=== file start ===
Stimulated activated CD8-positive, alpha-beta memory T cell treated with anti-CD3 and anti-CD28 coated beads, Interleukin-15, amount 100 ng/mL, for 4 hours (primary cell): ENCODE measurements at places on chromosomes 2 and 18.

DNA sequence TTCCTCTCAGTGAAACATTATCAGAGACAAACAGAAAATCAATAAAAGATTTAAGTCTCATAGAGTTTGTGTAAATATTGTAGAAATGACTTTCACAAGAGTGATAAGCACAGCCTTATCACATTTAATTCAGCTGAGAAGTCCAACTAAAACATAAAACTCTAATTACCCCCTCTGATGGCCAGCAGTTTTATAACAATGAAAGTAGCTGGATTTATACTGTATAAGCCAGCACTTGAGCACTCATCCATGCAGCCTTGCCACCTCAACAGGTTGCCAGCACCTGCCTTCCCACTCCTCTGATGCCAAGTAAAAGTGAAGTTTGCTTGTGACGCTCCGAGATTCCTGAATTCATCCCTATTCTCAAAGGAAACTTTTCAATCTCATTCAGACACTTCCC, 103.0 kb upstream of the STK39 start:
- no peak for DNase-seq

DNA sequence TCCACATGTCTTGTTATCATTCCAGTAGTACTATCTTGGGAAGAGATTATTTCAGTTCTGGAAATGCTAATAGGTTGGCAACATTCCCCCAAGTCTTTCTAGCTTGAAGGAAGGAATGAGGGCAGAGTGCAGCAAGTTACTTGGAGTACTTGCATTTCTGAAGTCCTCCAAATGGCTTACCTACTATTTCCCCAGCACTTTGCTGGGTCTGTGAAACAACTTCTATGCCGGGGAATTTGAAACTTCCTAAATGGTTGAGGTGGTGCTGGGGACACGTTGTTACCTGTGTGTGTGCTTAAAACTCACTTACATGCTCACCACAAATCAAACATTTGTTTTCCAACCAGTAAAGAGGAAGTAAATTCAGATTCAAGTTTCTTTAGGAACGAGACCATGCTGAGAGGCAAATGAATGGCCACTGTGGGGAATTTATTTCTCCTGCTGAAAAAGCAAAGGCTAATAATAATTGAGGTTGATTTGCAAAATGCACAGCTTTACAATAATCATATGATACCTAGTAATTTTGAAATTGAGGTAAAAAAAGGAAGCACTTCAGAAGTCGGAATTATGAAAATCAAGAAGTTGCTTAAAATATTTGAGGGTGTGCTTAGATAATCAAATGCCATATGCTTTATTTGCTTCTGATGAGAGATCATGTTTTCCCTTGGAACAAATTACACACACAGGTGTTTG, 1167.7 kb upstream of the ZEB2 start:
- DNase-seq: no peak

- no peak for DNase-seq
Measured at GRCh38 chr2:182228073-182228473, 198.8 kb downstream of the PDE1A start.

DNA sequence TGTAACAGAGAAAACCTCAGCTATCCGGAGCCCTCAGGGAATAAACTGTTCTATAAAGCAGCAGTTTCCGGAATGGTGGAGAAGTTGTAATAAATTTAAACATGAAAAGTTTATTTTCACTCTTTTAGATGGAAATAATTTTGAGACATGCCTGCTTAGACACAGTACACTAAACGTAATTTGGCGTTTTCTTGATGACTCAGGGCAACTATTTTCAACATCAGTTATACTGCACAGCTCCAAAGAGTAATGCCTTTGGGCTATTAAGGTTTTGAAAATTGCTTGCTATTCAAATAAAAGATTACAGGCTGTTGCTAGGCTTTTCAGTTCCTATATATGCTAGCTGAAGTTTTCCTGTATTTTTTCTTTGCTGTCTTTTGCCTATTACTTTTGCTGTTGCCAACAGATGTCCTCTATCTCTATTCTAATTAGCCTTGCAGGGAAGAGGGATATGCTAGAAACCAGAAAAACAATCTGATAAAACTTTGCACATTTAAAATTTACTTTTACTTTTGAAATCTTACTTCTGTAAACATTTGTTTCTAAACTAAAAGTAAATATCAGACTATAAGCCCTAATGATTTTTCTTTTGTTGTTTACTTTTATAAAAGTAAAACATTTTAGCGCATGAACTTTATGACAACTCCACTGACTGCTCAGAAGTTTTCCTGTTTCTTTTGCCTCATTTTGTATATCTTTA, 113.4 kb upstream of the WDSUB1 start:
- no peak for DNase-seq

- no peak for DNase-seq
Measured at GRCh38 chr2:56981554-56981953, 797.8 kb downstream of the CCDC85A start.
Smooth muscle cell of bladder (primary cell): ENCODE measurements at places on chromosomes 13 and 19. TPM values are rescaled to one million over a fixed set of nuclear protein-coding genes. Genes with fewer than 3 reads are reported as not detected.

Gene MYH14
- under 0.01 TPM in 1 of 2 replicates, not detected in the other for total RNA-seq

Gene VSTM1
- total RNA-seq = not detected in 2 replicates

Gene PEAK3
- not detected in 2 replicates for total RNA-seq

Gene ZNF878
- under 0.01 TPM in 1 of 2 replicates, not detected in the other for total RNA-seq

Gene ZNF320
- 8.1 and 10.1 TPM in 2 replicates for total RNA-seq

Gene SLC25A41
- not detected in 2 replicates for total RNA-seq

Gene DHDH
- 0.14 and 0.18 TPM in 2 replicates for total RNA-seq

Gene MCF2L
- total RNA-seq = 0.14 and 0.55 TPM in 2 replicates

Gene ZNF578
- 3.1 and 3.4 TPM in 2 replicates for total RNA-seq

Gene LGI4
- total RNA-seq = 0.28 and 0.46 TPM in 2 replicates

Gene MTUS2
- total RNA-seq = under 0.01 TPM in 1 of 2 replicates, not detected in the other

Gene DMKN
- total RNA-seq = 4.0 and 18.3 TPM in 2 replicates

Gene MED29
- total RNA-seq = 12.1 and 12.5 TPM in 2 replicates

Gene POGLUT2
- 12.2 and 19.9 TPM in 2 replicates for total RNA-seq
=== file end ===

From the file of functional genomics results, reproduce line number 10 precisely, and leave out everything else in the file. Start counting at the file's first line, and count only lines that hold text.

- no peak for DNase-seq